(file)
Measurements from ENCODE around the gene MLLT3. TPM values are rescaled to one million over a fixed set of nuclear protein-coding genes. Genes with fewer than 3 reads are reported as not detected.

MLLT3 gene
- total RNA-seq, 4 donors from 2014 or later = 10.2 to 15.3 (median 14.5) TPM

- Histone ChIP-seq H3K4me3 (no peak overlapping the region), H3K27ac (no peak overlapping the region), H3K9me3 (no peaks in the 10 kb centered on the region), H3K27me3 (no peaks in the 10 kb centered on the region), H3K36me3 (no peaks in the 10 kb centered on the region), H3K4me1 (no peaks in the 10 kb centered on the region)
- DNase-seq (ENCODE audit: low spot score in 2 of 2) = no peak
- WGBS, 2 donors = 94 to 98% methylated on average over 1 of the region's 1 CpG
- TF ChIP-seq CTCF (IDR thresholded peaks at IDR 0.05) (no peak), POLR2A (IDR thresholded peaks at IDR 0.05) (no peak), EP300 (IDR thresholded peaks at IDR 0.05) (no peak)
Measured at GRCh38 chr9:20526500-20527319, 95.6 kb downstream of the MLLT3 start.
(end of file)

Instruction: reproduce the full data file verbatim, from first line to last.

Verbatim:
Measurements from ENCODE around the gene MLLT3. TPM values are rescaled to one million over a fixed set of nuclear protein-coding genes. Genes with fewer than 3 reads are reported as not detected.

MLLT3 gene
- total RNA-seq, 4 donors from 2014 or later = 10.2 to 15.3 (median 14.5) TPM

- Histone ChIP-seq H3K4me3 (no peak overlapping the region), H3K27ac (no peak overlapping the region), H3K9me3 (no peaks in the 10 kb centered on the region), H3K27me3 (no peaks in the 10 kb centered on the region), H3K36me3 (no peaks in the 10 kb centered on the region), H3K4me1 (no peaks in the 10 kb centered on the region)
- DNase-seq (ENCODE audit: low spot score in 2 of 2) = no peak
- WGBS, 2 donors = 94 to 98% methylated on average over 1 of the region's 1 CpG
- TF ChIP-seq CTCF (IDR thresholded peaks at IDR 0.05) (no peak), POLR2A (IDR thresholded peaks at IDR 0.05) (no peak), EP300 (IDR thresholded peaks at IDR 0.05) (no peak)
Measured at GRCh38 chr9:20526500-20527319, 95.6 kb downstream of the MLLT3 start.